Eyre also authorised the execution of George William Gordon, a mixed-race colonial member of the Assembly who, though not actually involved in the rebellion, was tried for high treason by Lieutenant Herbert Brand in a court-martial. Gordon was openly critical of the Eyre regime in his capacity as an elected member of the Jamaican Assembly, but Eyre was convinced that Gordon was one of the leaders of the Morant Bay Rebellion. On 23 October, Gordon was hanged two days after his hastily-arranged trial, and Bogle followed him on to the gallows two days later, when he was hanged along with 14 others.
The controlling European element of the Jamaican population—those who had most to lose—regarded Eyre as the hero who had saved Jamaica from disaster. Eyre's influence on the white planters was so strong that he was able to convince the House of Assembly to pass constitutional reforms that brought the old form of government to an end and allowed Jamaica to become a Crown Colony, with an appointed (rather than an elected) legislature, on the basis that stronger legislative control would ward off another act of rebellion. This move ended the growing influence of the elected free people of colour Eyre distrusted, such as Gordon, Edward Jordon, and Robert Osborn. Before dissolving itself, the legislature passed legislation to deal with the recent emergency, including an Act that sanctioned martial law and – all-importantly for the litigation in Phillips v Eyre – an Act of Indemnity covering all acts done in good faith to suppress the rebellion after the proclamation of martial law.
These events created great controversy in Britain, resulting in demands for Eyre to be arrested and tried for murdering Gordon. John Stuart Mill organised the Jamaica Committee, which demanded his prosecution and included some well-known British liberal intellectuals such as John Bright, Charles Darwin, Frederic Harrison, Thomas Hughes, Thomas Henry Huxley, Herbert Spencer and A. V. Dicey. Other notable members of the committee included Charles Buxton, Edmond Beales, Leslie Stephen, James Fitzjames Stephen, Edward Frankland, Thomas Hill Green, Frederick Chesson, Goldwin Smith, Charles Lyell and Henry Fawcett.
The Governor Eyre Defence and Aid Committee was set up by Thomas Carlyle in September 1866 to argue that Eyre had acted decisively to restore order. The committee secretary was Hamilton Hume, a member of the Royal Geographical Society with whom Eyre had explored in New South Wales. His supporters included John Ruskin, Charles Kingsley, Charles Dickens, Lord Cardigan, Alfred Tennyson and John Tyndall.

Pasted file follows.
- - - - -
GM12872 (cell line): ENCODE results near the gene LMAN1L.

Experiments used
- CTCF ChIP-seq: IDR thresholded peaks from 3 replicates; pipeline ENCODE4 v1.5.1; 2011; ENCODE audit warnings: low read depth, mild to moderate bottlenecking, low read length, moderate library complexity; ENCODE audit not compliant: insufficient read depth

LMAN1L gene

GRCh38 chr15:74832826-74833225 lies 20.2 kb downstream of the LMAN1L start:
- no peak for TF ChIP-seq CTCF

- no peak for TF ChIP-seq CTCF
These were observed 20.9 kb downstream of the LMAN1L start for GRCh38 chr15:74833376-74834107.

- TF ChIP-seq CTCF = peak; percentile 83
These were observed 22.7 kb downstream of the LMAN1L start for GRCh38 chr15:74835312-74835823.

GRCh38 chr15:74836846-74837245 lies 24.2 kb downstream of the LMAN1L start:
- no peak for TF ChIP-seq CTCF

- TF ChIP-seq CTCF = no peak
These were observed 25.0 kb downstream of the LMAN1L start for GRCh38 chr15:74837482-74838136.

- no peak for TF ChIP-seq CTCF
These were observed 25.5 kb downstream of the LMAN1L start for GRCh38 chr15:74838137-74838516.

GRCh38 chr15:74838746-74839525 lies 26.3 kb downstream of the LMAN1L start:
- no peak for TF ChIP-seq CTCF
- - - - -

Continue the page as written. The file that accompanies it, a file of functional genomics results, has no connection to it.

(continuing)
Cases against Lieutenant Brand and Brigadier Alexander Nelson (British Army officer) were presented to the Central Criminal Court but the grand jury declined to certify either case. Eyre resided in Market Drayton in Shropshire, which was outwith the jurisdiction of the court, so the indictment failed on that count. Barrister James Fitzjames Stephen travelled to Market Drayton but failed to convince the Justices to endorse his case against Eyre. The Jamaica Committee next asked the Attorney-General to certify the criminal information against Eyre but was rebuffed. Eyre then moved to London so that he might bring matters to a head and offer himself up to justice. The magistrate at Bow Street Police Court declined to arrest him, due to the failure of the cases against the soldiers, whereupon the imagined prosecutors applied to the Queen's Bench for a writ of mandamus justified by the Criminal Jurisdiction Act 1802 and succeeded. The Queen's Bench grand jury, upon presentation of the case against Eyre, declined to find a true bill of indictment, and Eyre was freed of criminal pursuit.
The case went next to the civil courts. Alexander Phillips charged Eyre with six counts of assault and false imprisonment, in addition to conversion of Phillips's "goods and chattels", and the case was eventually brought to the UK Court of Exchequer as Phillips v Eyre (1870) LR 6 QB 1, Exchequer Chamber. The case was influential in setting a precedent in English and Australian law over the conflict of laws, and choice of law to be applied in international torts cases. Eyre was exonerated in the Queen's Bench, a writ of error was submitted to the Exchequer, whose judgment affirmed the one below, and an important precedent was thus set by Willes J.